Can AI ‘see’ what you draw?

For Friday AI Fun, let’s look at an oldie but goodie: Google’s Quick, Draw!

You are given a word, such as whale, or bandage, and then you need to draw that in 20 seconds or less.

Screenshot 1 from Google’s Quick, Draw!
Screenshot 2 from Google’s Quick, Draw!

Thanks to this game, Google has labeled data for 50 million drawings made by humans. The drawings “taught” the system what people draw to represent those words. Now the system uses that “knowledge” to tell you what you are drawing — really fast! Often it identifies your subject before you finish.

Related: Ask a computer to draw what it sees.

It is possible to stump the system, even though you’re trying to draw what it asked for. My drawing of a sleeping bag is apparently an outlier. My drawings of the Mona Lisa and a rhinoceros were good enough — although I doubt any human would have named them as such!

Screenshot 3 from Google’s Quick, Draw!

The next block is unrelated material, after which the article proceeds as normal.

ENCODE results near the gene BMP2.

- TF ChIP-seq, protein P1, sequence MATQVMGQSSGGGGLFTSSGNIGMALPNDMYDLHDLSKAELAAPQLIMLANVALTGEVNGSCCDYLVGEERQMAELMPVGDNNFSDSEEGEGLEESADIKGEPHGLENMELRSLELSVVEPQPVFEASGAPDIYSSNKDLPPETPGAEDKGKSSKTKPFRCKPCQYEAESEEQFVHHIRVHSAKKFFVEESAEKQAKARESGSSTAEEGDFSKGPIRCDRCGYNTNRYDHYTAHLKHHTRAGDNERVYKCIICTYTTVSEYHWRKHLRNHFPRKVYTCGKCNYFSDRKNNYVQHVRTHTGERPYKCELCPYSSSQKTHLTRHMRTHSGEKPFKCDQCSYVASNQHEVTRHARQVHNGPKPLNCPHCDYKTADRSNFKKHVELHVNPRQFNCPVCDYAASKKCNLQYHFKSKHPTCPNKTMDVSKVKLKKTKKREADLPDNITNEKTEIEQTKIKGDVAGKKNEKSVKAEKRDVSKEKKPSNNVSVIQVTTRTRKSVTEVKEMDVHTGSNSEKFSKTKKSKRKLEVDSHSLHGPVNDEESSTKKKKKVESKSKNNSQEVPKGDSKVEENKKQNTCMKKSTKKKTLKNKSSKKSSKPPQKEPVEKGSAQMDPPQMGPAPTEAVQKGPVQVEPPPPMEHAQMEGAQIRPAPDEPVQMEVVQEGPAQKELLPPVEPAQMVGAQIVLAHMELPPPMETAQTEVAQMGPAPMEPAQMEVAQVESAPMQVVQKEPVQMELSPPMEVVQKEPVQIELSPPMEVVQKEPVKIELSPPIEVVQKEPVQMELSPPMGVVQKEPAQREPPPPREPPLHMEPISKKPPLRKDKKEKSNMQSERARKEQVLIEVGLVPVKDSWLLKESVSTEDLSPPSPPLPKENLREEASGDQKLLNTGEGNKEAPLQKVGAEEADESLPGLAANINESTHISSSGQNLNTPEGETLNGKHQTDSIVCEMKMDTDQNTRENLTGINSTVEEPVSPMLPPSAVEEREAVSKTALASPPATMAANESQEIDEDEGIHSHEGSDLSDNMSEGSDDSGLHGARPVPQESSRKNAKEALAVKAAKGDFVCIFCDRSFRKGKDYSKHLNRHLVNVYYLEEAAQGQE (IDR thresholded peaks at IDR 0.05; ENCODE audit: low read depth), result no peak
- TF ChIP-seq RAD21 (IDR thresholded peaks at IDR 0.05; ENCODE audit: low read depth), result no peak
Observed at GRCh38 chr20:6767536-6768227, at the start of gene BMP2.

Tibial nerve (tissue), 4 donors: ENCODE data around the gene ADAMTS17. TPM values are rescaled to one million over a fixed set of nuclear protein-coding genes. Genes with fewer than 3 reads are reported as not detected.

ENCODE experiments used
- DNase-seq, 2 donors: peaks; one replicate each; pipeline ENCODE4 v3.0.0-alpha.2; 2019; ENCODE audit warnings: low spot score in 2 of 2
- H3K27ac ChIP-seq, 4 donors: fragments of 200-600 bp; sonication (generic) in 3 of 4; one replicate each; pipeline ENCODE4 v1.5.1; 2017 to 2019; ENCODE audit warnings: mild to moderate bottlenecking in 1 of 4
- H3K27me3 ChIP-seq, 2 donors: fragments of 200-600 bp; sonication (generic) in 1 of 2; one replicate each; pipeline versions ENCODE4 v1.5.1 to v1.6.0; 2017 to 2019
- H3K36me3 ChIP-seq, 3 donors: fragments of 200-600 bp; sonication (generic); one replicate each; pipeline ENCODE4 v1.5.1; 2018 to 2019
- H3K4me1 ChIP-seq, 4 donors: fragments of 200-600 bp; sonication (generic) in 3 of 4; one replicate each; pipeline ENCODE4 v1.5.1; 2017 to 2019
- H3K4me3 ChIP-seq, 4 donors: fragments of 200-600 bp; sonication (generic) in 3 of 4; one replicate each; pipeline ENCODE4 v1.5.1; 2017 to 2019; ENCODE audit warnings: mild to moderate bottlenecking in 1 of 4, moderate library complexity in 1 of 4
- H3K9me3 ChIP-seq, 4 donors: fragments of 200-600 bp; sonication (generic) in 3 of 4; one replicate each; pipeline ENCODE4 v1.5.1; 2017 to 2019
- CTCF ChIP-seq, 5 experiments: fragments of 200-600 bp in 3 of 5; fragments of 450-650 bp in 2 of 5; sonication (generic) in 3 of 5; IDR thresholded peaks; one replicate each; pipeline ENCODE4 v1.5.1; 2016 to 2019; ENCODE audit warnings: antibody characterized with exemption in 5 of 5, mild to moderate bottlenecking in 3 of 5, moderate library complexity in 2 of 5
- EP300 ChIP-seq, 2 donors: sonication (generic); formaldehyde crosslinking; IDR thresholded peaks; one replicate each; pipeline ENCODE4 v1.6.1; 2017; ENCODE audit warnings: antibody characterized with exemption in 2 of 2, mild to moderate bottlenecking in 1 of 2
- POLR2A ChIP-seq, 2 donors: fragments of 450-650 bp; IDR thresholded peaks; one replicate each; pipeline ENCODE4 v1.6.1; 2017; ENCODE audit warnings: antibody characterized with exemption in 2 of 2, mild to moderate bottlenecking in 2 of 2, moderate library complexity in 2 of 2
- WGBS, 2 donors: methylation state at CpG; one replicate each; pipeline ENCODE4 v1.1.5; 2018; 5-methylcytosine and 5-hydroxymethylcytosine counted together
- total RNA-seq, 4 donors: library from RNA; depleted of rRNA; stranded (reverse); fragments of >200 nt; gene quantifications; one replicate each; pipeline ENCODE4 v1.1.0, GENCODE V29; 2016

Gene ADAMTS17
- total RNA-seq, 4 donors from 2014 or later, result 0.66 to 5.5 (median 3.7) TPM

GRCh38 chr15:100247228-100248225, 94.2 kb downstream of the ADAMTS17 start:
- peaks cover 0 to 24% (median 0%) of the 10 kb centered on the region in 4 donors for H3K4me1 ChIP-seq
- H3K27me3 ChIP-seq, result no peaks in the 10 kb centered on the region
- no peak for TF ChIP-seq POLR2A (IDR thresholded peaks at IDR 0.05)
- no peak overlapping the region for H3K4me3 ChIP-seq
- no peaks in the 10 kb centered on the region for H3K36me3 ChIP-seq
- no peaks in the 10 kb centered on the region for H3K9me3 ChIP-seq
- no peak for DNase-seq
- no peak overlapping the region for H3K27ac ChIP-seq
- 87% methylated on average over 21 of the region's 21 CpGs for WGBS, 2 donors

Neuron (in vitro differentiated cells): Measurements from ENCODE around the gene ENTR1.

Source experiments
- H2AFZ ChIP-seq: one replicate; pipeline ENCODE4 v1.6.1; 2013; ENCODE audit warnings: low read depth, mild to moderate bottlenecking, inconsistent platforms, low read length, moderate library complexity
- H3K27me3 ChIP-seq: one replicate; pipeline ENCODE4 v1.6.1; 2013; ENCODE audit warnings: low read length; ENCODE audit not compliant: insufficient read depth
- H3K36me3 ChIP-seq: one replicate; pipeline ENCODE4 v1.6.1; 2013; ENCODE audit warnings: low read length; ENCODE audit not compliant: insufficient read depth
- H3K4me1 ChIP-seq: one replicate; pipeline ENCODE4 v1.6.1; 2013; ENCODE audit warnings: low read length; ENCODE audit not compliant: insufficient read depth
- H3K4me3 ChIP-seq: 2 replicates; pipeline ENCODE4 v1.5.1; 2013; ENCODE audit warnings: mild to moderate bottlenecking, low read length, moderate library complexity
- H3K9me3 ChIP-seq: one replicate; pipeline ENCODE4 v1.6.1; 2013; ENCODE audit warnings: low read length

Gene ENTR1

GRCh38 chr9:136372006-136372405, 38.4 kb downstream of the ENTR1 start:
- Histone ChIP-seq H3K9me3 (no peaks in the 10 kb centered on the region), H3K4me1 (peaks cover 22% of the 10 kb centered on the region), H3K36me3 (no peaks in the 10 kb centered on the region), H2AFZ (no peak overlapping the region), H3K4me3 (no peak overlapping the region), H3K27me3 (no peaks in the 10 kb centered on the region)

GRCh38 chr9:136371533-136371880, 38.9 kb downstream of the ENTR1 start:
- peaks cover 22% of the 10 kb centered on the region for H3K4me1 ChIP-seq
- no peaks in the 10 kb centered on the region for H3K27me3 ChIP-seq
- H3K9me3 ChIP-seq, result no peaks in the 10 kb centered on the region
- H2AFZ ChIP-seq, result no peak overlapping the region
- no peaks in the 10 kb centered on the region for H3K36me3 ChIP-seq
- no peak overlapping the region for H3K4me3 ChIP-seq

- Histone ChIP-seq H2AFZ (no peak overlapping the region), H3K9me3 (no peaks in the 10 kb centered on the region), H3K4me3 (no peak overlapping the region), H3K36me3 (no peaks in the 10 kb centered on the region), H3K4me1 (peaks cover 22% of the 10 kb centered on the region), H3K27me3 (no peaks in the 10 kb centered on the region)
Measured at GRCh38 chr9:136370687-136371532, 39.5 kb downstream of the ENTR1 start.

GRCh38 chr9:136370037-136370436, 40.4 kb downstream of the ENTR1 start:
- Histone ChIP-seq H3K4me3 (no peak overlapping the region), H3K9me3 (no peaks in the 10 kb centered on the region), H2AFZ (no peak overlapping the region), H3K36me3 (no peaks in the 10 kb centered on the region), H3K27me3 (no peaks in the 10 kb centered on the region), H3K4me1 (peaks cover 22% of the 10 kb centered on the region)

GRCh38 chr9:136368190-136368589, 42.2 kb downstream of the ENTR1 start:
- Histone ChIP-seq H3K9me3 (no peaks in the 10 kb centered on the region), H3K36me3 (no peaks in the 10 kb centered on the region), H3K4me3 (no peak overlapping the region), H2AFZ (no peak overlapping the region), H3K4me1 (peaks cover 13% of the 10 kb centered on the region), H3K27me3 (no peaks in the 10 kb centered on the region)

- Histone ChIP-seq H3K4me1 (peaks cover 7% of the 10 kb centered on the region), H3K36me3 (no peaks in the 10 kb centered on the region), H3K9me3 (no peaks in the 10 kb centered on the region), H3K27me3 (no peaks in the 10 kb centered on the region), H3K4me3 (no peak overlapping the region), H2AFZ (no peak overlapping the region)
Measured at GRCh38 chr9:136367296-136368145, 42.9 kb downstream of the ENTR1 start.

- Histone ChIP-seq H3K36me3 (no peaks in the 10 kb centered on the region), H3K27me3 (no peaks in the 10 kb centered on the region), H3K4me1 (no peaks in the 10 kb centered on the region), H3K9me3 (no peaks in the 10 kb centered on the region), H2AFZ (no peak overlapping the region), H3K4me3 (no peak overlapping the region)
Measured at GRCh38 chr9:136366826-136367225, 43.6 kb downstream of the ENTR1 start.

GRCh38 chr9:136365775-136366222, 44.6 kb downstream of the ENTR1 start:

Google’s AI thought my sleeping bag might be a shoe, or a steak, or a wine bottle.

Screenshot 4 from Google’s Quick, Draw!

The system has “learned” to identify only 345 specific things. These are called its categories.

You can look at the data the system has stored — for example, here are a lot of drawings of beard.

Screenshot 5 from Google’s Quick, Draw!

You can download the complete data (images, labels) from GitHub. You can also install a Python library to explore the data and retrieve random images from a given category.

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